The objective of the current audit was to assess Ar my's progress in implementing the ANAO recommendations and to examine and assess any developments in relation to AIRN since the 1999–2000 audit report and the 2001 JCPAA report. Army updated AIRN policy in 2001 and 2004, and the ANAO has assessed, where appropriate, the implementation of the 1999–2000 audit recommendations for these two policy reissues.
Key audit findings
Implementation of AIRN
Army reviewed the AIRN objective as part of the policy releases in 2001 and 2004 and identified aspects of the IR components and policy administration that could be improved. Army undertook appropriate action to review and implement changes to enhance the effectiveness of AIRN.
In mid-2000, Army commenced actions to identify the annual cost of maintaining the AIRN policy. For the 2001 AIRN policy reissue, a number of actions were initiated to contribute to the development of a costing model, including the identification of annual and one-off costs. However, efforts to cost the administration of AIRN have been discontinued. Army has indicated that AIRN costing is not captured on a regular basis, as AIRN is considered to be the most effective approach to measure IR across Army. It is also deemed too difficult due to the variable factors involved.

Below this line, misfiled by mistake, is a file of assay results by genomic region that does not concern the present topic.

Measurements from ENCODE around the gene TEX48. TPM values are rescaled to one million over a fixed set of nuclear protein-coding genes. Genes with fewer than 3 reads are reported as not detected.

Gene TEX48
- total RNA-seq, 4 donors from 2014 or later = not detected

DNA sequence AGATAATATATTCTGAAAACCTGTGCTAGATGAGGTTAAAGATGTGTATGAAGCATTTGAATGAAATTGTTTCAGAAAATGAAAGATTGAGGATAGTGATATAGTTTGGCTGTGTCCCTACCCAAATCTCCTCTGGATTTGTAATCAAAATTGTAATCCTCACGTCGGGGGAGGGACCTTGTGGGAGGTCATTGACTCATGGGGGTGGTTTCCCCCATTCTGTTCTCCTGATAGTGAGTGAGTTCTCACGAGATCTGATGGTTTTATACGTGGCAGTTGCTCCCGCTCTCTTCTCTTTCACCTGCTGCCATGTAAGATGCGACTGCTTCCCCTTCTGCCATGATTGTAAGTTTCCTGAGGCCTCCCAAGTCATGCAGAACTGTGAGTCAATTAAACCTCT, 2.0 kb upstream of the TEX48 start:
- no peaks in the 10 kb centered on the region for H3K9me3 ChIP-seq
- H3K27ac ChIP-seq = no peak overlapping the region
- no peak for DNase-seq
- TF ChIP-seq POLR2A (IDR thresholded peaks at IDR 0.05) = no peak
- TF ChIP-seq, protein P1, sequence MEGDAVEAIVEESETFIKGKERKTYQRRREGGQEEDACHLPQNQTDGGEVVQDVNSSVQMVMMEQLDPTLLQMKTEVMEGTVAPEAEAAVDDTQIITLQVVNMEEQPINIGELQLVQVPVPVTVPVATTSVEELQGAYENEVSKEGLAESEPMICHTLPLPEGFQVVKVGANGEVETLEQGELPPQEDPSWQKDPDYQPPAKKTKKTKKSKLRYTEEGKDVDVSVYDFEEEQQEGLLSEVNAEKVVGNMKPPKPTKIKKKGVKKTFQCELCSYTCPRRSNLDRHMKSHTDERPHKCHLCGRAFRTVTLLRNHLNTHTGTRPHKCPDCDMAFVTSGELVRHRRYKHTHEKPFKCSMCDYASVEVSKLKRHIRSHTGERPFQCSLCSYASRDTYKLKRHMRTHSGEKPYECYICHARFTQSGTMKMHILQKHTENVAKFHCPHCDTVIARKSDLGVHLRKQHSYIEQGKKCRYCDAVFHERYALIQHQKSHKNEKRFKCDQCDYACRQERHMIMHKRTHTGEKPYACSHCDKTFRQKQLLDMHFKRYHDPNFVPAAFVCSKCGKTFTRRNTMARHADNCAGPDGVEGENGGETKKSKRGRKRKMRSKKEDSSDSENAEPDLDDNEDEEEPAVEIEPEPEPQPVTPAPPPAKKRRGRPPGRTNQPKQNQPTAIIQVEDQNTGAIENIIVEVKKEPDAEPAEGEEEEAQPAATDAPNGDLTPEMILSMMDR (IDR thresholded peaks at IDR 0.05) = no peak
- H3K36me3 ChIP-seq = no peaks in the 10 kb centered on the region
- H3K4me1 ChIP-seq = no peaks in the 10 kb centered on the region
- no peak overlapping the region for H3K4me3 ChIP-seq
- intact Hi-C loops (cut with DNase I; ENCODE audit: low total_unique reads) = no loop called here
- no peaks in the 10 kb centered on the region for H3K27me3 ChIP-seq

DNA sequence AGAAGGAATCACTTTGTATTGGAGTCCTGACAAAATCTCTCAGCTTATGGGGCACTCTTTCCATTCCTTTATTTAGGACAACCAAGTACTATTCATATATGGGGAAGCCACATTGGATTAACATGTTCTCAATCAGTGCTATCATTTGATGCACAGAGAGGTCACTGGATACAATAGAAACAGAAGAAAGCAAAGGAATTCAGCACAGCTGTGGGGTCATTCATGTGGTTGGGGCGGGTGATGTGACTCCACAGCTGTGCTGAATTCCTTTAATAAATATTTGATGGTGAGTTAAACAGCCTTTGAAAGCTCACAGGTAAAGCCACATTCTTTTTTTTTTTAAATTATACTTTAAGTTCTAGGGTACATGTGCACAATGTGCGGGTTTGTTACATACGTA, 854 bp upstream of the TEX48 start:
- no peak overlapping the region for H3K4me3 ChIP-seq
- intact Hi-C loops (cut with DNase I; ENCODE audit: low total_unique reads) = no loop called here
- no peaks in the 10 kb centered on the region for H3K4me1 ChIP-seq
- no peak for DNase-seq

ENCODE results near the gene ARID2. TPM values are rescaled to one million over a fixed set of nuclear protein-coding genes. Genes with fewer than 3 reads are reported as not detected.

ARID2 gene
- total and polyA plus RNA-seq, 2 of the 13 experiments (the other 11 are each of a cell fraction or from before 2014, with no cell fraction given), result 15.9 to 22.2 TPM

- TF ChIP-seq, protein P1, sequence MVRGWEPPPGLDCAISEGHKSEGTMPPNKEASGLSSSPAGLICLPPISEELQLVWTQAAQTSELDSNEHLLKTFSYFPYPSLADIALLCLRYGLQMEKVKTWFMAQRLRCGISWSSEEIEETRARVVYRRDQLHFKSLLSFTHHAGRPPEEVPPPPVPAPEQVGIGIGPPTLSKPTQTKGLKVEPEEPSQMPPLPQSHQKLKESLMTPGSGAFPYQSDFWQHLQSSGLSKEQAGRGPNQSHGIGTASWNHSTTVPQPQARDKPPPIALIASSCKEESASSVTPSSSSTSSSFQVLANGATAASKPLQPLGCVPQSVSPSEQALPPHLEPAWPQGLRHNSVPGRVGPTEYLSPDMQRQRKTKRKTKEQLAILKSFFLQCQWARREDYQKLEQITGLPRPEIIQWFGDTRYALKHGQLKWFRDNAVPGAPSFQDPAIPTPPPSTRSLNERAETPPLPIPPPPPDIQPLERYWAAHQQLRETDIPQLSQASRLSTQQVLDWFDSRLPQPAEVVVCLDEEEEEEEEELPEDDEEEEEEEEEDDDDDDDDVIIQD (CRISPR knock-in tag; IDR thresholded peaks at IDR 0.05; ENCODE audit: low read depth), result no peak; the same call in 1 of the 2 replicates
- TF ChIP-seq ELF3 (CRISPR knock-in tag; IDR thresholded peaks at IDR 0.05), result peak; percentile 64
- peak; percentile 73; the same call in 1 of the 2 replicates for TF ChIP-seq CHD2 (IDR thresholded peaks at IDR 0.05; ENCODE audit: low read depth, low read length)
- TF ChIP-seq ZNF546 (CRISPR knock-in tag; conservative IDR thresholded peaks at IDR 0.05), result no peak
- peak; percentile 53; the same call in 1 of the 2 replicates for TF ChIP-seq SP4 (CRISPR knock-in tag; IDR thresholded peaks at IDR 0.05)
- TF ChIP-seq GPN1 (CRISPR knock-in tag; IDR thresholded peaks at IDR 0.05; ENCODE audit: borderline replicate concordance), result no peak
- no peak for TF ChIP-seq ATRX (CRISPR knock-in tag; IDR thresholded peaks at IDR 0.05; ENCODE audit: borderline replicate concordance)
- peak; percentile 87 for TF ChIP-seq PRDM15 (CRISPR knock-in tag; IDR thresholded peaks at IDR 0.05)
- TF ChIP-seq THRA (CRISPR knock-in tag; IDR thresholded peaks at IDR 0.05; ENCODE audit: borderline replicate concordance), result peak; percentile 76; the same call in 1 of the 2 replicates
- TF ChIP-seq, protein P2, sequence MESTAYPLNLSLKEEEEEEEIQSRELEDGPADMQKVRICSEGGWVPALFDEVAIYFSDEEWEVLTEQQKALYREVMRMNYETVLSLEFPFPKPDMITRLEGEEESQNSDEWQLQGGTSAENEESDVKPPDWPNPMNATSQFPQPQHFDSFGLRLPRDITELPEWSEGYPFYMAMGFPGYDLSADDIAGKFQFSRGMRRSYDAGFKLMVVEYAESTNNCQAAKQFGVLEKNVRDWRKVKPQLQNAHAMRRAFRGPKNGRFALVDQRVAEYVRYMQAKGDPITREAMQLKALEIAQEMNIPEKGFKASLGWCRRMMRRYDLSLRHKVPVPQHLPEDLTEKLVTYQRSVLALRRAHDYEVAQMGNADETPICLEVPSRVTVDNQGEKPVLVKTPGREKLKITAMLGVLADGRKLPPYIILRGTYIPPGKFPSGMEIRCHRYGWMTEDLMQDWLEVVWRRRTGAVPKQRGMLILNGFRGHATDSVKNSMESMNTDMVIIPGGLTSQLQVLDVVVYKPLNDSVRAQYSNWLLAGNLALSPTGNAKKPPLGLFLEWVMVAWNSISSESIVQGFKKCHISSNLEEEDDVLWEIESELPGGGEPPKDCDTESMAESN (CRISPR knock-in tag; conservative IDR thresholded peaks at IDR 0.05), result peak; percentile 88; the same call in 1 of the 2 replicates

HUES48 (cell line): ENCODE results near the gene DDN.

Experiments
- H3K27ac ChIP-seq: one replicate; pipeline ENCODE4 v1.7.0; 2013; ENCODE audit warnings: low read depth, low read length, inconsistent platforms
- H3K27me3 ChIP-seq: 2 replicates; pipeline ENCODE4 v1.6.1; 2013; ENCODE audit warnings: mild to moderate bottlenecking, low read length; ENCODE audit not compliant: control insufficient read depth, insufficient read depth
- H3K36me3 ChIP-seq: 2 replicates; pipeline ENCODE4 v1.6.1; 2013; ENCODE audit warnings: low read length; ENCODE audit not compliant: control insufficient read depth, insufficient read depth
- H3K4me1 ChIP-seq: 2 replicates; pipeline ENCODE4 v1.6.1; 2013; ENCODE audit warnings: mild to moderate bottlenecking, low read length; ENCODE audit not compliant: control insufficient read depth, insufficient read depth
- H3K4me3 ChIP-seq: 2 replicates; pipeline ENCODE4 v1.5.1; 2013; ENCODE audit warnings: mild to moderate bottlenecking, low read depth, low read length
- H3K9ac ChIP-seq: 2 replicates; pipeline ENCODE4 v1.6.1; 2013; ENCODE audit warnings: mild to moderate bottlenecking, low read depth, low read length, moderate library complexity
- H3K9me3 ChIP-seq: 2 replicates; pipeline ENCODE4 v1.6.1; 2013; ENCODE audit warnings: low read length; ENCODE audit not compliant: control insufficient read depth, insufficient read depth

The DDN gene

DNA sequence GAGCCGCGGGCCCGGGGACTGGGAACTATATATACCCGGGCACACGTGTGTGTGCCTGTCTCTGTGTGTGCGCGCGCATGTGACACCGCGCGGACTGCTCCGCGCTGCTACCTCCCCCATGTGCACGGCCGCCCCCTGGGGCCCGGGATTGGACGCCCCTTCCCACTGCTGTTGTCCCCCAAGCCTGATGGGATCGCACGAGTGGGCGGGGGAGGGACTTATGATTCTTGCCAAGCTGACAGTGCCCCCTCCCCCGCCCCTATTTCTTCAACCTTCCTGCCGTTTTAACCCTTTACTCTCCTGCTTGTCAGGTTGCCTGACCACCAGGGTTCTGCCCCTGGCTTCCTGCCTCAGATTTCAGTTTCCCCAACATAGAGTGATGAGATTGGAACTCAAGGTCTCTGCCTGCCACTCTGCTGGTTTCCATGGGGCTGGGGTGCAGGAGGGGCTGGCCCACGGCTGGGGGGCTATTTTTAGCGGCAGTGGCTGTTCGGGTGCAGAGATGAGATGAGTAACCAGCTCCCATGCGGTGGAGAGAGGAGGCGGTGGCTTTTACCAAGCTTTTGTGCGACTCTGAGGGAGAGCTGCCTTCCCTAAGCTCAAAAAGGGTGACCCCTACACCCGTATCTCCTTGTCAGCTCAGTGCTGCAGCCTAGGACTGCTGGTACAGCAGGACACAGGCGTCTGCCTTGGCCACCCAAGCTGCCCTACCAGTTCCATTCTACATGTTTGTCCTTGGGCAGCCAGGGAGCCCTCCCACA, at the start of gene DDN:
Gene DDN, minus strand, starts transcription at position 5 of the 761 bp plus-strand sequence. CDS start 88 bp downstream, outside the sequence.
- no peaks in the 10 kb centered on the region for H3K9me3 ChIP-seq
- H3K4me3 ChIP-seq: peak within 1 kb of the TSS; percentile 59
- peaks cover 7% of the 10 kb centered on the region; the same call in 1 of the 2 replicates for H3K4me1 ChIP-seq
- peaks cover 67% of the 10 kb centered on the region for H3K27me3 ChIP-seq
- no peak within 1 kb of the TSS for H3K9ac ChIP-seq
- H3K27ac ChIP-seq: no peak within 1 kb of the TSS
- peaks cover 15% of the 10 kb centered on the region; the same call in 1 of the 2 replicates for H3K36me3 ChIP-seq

For the 2001 AIRN policy, inconsistencies between AIRN and its supporting policies were observed by the ANAO for dental and medical fitness requirements. The ANAO found at the time of reporting that dental policy was still inconsistent under the 2004 AIRN policy, but Defence advised the ANAO in February 2004 that full alignment would be concluded by December 2004. AIRN policy oversight was provided by a number of senior Army corporate bodies to make sure the findings of the 1999–2000 audit report and Army review of AIRN in 2000 were considered. Communication with Army units on the changes to the 2001 AIRN policy was of varying standards, as reflected by the inconsistent application by units.